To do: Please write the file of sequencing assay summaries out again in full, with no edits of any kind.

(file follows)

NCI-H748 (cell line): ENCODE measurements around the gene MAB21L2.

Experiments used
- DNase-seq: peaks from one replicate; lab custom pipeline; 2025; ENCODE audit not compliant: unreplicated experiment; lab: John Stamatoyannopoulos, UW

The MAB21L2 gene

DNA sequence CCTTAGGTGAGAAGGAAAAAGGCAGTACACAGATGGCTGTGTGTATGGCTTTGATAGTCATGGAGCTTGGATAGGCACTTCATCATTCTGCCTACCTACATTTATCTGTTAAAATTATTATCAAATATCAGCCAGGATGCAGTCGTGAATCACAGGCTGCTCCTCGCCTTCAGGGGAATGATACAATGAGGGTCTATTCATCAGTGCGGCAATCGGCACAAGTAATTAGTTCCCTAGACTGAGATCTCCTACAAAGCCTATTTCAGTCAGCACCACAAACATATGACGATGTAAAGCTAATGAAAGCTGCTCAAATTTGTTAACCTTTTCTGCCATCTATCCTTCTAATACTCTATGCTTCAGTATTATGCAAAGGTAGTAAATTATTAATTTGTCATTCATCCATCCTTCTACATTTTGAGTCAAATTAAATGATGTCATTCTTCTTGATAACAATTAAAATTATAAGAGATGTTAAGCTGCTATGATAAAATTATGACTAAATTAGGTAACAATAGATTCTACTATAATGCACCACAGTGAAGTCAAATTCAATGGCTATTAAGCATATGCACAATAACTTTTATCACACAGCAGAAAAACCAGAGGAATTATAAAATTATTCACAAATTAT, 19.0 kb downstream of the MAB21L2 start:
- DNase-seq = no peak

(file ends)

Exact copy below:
NCI-H748 (cell line): ENCODE measurements around the gene MAB21L2.

Experiments used
- DNase-seq: peaks from one replicate; lab custom pipeline; 2025; ENCODE audit not compliant: unreplicated experiment; lab: John Stamatoyannopoulos, UW

The MAB21L2 gene

DNA sequence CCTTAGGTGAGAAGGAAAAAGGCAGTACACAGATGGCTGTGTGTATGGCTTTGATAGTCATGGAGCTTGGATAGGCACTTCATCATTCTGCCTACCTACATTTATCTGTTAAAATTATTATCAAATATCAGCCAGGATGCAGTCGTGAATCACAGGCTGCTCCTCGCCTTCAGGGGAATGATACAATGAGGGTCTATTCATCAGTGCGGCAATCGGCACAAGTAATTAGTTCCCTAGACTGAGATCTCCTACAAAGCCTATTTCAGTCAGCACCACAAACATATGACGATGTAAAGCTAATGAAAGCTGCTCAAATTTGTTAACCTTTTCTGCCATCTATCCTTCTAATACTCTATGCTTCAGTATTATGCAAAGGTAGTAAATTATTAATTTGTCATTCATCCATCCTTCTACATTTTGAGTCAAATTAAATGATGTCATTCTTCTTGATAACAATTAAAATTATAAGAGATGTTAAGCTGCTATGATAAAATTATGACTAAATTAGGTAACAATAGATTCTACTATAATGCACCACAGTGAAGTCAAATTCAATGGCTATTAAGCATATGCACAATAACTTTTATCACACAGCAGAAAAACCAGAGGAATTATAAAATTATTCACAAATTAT, 19.0 kb downstream of the MAB21L2 start:
- DNase-seq = no peak